Ethinyl estradiol treatment has been shown to elevate the expression levels of mitochondrial DNA-encoded cytochrome C oxidase subunit III (CO III) and ATP synthase 6 in vivo as well as in HepG2 cells. This increased expression of mitochondrial transcripts is accompanied by increased mitochondrial superoxide production and respiratory chain activity that require cytochrome P450-mediated biotransformation of ethinyl estradiol and 17-beta estradiol to catechol metabolites[136,137]. In addition to CO III, the levels of CO I and CO II encoded by mitochondrial DNA have also been found to be elevated in ethinyl estradiol treated female rat hepatocytes. This effect is accompanied by increased mitochondrial superoxide production, high ATP levels and increased Bcl2 production, and is suggested to play a role in ethinyl estradiol-mediated inhibition of apoptosis. In contrast, 17-beta estradiol and 17-beta estradiol like compounds, diethylstilbestrol (DES), tamoxifen and genistein, have been found to induce apoptotic effects in human hepatoma Hep3B cell line. These compounds cause the leaking of cytochrome C from mitochondria and activation of caspase-3 in an ER dependent manner. In another study, the two isoforms, ERα and ERβ, showed their opposing actions on apoptosis in a poorly differentiated HCC cell line HA22T. Over-expressed ERβ but not ERα induces the expression of caspase-8 and TNF-α in HA22T cells in response to estradiol treatment, indicating that the death receptor-mediated apoptotic pathway is activated.
Differential roles of ERα and ERβ have also been observed in non-genomic actions of estrogen in the liver[21,23]. There is indirect evidence that membrane ER may exist in human liver as the binding of gold tagged estrogen-BSA conjugate on the surface of clathrin-coated pits in HepG2 cells has been demonstrated by electron microscopic visualization. The non-genomic mechanism of action of sex steroids on the plasma membrane involves the activation of protein kinase cascades (Figure 1). Two major cascades, protein kinase C, and mitogen-activated protein (MAP) kinase are active and important in carcinogenic liver cells. Protein kinase C cascade and its second messenger IP3 are important in cell proliferation and have been discussed in this review in context of transcriptional regulation of hTERT expression by estrogen. The mitogen-activated protein (MAP) kinase cascade is another pathway that is regulated by the action of sex steroids at the plasma membrane. This complex signaling cascade involves three major pathways: ERK, p38, and JNK. In HepG2 cells, estradiol has been found to rapidly increase the phosphorylation of ERK[21,23]. Naringenin, an anti-estrogenic flavonone, induces the activation of p38 in ERα containing HepG2 cells or in ERβ containing human colon adenocarcinoma DLD-1 cells, suggesting that naringenin has an antiestrogenic effect only on the ERα expressing cells, whereas it mimicks the estradiol effects on ERβ expressing cells. The role of ERα and ERβ in the regulation of MAP kinase cascade has been further studied in cell lines expressing either ERα or ERβ. It was found that estrogen-bound ERα can rapidly activate the ERK and AKT signal transduction pathways leading to cell cycle progression and inhibition of apoptosis, whereas estrogen-complexed ERβ can induce rapid phosphorylation of p38 leading the cells to the apoptotic cycle and cell death. These studies further support the functional antagonism between ERα and ERβ with respect to estrogen-induced cell proliferation and emphasize the need to study the independent and interactive role of both isoforms in hepatocarcinogenesis.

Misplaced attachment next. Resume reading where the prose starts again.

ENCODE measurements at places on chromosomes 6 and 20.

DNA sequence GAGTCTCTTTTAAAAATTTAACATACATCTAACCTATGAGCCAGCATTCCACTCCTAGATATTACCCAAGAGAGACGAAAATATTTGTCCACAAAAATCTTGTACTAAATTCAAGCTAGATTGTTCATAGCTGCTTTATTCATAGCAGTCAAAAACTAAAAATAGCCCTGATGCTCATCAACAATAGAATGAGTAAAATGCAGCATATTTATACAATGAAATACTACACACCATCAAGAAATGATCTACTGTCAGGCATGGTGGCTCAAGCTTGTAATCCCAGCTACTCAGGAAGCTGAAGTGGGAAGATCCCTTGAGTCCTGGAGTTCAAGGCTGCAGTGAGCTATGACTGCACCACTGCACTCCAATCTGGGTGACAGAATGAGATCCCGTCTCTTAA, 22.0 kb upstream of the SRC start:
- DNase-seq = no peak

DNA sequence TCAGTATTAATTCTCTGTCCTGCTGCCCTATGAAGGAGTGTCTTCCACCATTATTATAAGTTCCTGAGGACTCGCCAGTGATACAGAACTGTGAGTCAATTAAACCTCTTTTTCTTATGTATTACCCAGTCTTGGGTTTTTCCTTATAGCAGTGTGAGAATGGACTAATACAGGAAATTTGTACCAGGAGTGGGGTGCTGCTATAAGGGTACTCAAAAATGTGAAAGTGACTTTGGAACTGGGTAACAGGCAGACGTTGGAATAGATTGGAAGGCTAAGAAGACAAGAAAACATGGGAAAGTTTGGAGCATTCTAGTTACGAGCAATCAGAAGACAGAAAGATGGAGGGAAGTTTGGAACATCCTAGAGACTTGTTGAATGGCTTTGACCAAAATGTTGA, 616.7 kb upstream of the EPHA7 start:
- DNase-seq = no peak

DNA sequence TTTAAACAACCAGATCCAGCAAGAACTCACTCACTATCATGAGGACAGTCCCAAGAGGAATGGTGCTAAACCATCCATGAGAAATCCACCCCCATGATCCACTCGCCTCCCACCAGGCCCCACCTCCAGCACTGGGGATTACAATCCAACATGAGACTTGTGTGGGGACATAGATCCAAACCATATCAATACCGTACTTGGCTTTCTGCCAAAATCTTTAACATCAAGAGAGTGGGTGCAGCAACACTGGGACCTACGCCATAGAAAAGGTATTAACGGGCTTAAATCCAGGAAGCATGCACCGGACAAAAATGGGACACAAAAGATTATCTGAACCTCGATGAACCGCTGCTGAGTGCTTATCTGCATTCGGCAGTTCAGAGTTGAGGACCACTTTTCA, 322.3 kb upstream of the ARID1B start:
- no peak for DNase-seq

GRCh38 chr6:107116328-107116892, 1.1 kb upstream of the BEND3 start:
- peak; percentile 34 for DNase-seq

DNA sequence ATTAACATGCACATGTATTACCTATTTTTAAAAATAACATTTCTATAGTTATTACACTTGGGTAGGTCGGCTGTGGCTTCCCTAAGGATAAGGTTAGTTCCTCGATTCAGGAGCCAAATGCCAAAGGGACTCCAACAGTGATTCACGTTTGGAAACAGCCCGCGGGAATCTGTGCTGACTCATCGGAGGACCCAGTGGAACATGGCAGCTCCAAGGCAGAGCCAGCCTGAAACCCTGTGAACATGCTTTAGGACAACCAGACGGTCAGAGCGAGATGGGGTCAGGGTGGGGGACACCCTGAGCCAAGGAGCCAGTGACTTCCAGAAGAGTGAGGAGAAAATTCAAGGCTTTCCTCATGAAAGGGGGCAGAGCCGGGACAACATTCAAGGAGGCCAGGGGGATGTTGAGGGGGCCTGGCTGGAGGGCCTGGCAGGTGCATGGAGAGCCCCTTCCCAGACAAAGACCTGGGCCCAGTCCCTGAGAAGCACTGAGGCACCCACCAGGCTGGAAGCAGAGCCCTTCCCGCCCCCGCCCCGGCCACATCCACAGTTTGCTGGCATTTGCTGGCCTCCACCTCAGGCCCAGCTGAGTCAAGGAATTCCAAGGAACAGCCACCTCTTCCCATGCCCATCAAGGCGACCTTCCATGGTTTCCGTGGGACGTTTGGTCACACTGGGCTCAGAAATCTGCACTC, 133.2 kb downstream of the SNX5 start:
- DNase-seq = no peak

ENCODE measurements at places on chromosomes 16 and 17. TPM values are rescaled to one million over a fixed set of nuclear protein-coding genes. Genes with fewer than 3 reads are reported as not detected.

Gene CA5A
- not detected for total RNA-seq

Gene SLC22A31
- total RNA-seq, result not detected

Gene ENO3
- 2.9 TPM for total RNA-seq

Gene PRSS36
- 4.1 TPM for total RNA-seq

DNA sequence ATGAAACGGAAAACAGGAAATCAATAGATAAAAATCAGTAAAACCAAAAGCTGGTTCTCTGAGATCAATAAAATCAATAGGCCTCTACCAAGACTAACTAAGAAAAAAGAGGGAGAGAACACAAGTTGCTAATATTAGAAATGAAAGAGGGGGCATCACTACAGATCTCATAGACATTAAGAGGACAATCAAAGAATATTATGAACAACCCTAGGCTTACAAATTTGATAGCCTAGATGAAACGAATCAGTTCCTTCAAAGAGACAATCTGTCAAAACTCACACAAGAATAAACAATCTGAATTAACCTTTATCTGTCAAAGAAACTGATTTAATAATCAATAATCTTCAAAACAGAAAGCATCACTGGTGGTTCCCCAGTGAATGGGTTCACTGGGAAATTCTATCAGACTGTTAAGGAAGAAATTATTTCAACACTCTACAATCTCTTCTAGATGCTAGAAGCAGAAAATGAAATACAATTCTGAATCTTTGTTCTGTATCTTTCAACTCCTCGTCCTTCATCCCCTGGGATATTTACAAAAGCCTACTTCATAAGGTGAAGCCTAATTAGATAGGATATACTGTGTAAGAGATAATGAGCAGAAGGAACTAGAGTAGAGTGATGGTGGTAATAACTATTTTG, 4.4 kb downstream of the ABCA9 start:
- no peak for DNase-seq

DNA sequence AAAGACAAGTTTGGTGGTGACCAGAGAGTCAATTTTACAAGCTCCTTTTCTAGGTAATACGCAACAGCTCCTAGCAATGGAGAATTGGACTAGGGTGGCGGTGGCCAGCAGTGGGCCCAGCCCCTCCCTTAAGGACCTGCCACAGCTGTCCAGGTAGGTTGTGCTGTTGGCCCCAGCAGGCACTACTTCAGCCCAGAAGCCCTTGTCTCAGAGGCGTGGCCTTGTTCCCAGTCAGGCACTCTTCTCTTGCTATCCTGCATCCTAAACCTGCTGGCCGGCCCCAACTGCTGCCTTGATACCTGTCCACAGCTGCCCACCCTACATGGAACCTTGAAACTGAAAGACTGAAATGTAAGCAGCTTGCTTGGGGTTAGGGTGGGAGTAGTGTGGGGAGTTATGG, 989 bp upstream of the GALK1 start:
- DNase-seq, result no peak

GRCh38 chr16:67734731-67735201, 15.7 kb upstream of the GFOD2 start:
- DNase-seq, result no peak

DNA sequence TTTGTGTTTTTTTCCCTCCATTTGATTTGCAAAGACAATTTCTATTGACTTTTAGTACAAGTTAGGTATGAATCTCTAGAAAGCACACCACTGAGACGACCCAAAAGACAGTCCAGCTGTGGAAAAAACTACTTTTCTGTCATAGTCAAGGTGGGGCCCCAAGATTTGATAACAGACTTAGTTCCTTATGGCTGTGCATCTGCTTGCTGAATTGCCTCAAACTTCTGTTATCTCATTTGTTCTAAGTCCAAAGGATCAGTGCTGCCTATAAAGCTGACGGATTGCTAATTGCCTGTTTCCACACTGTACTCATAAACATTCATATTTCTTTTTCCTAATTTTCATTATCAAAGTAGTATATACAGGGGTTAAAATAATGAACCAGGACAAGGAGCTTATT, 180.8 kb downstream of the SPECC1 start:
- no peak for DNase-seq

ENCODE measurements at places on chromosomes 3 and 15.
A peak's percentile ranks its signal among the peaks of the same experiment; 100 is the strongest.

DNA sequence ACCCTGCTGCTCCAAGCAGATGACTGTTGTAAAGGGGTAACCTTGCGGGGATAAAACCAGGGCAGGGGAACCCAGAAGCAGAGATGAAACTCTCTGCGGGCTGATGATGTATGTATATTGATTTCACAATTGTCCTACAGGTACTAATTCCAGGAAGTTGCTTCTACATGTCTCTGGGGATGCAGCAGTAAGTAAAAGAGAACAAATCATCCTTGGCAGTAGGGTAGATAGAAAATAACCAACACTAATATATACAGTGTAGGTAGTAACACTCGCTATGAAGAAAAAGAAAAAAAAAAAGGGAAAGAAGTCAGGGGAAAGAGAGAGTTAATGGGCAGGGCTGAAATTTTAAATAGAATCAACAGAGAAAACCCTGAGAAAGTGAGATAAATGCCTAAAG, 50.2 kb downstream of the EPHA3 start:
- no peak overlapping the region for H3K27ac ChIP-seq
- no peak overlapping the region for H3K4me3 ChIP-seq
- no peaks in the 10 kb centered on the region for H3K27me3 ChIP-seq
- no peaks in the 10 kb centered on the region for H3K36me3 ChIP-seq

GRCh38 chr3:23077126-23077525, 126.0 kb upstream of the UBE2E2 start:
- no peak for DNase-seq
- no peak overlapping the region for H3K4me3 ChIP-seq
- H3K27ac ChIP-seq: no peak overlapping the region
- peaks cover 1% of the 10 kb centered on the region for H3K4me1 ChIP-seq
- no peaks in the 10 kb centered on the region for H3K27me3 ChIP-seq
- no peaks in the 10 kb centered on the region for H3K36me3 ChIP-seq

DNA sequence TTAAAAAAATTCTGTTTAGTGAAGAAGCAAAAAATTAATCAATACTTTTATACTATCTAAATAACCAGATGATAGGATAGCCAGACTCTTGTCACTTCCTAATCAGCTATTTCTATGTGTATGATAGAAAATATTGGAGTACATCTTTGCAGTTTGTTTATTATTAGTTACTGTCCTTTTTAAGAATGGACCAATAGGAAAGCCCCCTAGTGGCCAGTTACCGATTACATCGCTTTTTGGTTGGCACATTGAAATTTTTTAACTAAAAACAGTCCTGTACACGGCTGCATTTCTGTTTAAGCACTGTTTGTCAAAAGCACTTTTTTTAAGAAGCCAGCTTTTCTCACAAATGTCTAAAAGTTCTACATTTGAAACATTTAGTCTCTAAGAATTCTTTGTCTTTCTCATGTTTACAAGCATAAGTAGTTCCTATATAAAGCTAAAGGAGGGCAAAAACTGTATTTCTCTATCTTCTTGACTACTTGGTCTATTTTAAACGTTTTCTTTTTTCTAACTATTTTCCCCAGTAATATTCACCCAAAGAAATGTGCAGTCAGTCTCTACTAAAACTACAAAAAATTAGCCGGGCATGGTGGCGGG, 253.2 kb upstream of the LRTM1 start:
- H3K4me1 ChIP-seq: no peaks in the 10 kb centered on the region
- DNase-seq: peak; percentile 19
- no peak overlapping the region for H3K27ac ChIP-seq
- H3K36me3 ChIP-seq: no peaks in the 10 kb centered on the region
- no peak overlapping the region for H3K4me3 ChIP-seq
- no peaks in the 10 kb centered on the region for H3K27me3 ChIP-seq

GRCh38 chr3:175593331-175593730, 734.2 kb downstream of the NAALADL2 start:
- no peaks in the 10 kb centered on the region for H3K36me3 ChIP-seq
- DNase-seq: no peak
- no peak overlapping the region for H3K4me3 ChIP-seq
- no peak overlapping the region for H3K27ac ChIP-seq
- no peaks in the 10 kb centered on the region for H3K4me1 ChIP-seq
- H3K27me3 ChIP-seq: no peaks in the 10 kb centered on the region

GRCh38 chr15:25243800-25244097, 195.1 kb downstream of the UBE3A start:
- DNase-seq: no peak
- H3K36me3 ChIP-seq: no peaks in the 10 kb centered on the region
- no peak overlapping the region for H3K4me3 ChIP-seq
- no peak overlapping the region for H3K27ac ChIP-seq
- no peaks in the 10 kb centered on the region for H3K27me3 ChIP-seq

In comparison with ER, there is limited information about genomic and non-genomic functions of AR in the liver. Like ER, AR has also been shown to regulate gene transcription by binding to androgen responsive sequences (ARE)[143,144]. Yoon et al demonstrated that androgen can directly regulate the expression of transformation growth factor-beta 1 (TGF-β1) through binding of AR to ARE in TGF-β1 promoter, suggesting that such activation might regulate the progression of HCC in both human and animal models. Furthermore, AR has been shown to interact with a newly identified transcription factor, paternally expressed gene 10 (PEG 10) in hepatoma cell line. PEG 10 has growth promoting properties and is implicated in hepatocarcinogenesis[147,148]. Dihydrotestosterone (DHT) promotes hepatoma formation in nude mice through PEG 10 activation. In addition, DHT treatment is shown to up-regulate hTERT expression in hepatoma cell lines in a PEG-10 dependent manner. These studies indicate that PEG-10-mediated transactivation of target genes by AR has an essential role in hepatocarcinogenesis.
To the best of our knowledge, AR has not been detected in the liver mitochondria. The information about the membrane localization of AR in human liver cells is also lacking. However, AR has been reported to occur in the plasma membranes of male rat liver. Androgens are also involved in the regulation of the MAP kinase signaling pathways as orchiectomy of H-ras 12V transgenic mice decreases phospho-MEK and phospho-ERK in liver tissues. In addition, orchiectomy reduces hepatotumorigenesis in male mice while ovariectomy increases phospho-MEK and phospho-ERK in liver tissue from female mice, but ovariectomy does not affect the incidence of tumorigenesis. Detailed investigations are urgently needed to confirm the existence of non-genomic signaling actions of androgens in liver and the role of AR in mediating these functions.